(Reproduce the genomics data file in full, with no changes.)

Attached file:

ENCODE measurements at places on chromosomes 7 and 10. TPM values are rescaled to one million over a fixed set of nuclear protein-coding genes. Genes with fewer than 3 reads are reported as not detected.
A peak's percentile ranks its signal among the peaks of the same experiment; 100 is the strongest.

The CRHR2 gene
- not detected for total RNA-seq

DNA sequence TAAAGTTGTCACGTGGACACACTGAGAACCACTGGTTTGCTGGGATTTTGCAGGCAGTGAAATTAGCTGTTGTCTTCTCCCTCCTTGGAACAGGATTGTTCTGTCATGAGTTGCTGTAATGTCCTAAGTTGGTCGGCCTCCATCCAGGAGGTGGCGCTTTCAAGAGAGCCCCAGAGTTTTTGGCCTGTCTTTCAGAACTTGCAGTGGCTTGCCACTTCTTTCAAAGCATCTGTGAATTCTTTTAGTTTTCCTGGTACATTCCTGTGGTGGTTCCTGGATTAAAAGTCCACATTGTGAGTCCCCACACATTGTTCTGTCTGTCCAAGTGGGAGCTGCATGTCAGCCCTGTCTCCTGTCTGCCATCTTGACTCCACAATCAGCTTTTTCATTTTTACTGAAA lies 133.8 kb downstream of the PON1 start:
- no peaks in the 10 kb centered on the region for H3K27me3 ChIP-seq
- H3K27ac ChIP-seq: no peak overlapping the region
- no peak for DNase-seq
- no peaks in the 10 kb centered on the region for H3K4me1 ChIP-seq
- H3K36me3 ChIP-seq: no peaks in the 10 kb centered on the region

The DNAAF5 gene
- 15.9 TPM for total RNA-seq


ENCODE measurements at places on chromosomes 7 and 10. TPM values are rescaled to one million over a fixed set of nuclear protein-coding genes. Genes with fewer than 3 reads are reported as not detected.
A peak's percentile ranks its signal among the peaks of the same experiment; 100 is the strongest.

The CRHR2 gene
- not detected for total RNA-seq

DNA sequence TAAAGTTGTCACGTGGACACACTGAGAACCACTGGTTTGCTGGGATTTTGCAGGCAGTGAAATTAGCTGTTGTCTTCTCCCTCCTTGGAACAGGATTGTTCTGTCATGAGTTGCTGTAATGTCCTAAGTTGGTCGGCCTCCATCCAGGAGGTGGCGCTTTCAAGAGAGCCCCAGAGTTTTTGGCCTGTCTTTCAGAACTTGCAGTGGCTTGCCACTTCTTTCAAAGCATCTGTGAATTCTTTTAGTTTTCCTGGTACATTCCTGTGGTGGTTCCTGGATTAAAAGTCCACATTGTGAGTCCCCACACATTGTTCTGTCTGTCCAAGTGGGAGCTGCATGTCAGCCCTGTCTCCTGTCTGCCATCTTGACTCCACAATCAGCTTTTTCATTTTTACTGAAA lies 133.8 kb downstream of the PON1 start:
- no peaks in the 10 kb centered on the region for H3K27me3 ChIP-seq
- H3K27ac ChIP-seq: no peak overlapping the region
- no peak for DNase-seq
- no peaks in the 10 kb centered on the region for H3K4me1 ChIP-seq
- H3K36me3 ChIP-seq: no peaks in the 10 kb centered on the region

The DNAAF5 gene
- 15.9 TPM for total RNA-seq